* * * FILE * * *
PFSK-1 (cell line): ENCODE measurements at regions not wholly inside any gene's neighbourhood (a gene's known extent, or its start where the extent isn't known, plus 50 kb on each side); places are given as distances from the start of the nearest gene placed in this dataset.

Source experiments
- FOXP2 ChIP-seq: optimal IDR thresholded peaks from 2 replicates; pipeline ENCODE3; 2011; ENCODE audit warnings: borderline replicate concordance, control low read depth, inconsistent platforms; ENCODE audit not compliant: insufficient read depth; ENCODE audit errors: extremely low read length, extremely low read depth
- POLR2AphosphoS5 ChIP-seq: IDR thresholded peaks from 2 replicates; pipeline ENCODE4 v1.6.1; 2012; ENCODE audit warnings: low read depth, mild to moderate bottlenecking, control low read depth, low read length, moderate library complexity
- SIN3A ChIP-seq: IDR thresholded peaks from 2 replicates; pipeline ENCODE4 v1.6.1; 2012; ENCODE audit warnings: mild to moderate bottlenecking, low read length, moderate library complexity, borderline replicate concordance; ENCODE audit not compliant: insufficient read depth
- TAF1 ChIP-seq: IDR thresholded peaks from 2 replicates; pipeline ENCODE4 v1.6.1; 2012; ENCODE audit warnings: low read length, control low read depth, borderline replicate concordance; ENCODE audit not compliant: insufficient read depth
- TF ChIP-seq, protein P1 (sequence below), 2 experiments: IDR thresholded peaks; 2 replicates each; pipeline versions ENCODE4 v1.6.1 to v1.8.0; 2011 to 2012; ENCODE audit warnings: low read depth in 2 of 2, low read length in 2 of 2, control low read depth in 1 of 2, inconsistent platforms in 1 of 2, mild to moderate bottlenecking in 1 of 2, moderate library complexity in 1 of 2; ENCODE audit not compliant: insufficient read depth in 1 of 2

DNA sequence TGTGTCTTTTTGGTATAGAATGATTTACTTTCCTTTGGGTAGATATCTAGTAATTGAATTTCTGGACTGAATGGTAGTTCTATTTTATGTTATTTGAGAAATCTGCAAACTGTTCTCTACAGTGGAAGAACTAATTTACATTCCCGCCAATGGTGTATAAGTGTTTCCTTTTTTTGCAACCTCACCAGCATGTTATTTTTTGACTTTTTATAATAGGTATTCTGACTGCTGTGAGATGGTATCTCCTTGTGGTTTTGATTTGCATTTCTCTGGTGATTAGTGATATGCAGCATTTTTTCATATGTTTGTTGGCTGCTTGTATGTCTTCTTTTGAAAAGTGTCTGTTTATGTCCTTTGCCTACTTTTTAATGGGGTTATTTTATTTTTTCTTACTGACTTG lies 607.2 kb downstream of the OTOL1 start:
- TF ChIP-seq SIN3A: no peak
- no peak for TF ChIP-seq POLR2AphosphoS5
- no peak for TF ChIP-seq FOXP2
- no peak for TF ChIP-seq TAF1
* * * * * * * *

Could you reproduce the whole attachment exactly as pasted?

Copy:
PFSK-1 (cell line): ENCODE measurements at regions not wholly inside any gene's neighbourhood (a gene's known extent, or its start where the extent isn't known, plus 50 kb on each side); places are given as distances from the start of the nearest gene placed in this dataset.

Source experiments
- FOXP2 ChIP-seq: optimal IDR thresholded peaks from 2 replicates; pipeline ENCODE3; 2011; ENCODE audit warnings: borderline replicate concordance, control low read depth, inconsistent platforms; ENCODE audit not compliant: insufficient read depth; ENCODE audit errors: extremely low read length, extremely low read depth
- POLR2AphosphoS5 ChIP-seq: IDR thresholded peaks from 2 replicates; pipeline ENCODE4 v1.6.1; 2012; ENCODE audit warnings: low read depth, mild to moderate bottlenecking, control low read depth, low read length, moderate library complexity
- SIN3A ChIP-seq: IDR thresholded peaks from 2 replicates; pipeline ENCODE4 v1.6.1; 2012; ENCODE audit warnings: mild to moderate bottlenecking, low read length, moderate library complexity, borderline replicate concordance; ENCODE audit not compliant: insufficient read depth
- TAF1 ChIP-seq: IDR thresholded peaks from 2 replicates; pipeline ENCODE4 v1.6.1; 2012; ENCODE audit warnings: low read length, control low read depth, borderline replicate concordance; ENCODE audit not compliant: insufficient read depth
- TF ChIP-seq, protein P1 (sequence below), 2 experiments: IDR thresholded peaks; 2 replicates each; pipeline versions ENCODE4 v1.6.1 to v1.8.0; 2011 to 2012; ENCODE audit warnings: low read depth in 2 of 2, low read length in 2 of 2, control low read depth in 1 of 2, inconsistent platforms in 1 of 2, mild to moderate bottlenecking in 1 of 2, moderate library complexity in 1 of 2; ENCODE audit not compliant: insufficient read depth in 1 of 2

DNA sequence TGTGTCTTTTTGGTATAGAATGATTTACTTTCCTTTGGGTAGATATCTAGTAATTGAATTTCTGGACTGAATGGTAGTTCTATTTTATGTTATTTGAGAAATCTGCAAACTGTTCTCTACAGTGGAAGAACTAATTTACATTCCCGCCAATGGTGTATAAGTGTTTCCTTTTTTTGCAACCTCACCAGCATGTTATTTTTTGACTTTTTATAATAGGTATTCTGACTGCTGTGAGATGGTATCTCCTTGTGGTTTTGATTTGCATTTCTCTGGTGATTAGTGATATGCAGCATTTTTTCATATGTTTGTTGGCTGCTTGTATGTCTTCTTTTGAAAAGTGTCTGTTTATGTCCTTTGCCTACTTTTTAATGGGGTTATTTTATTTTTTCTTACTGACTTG lies 607.2 kb downstream of the OTOL1 start:
- TF ChIP-seq SIN3A: no peak
- no peak for TF ChIP-seq POLR2AphosphoS5
- no peak for TF ChIP-seq FOXP2
- no peak for TF ChIP-seq TAF1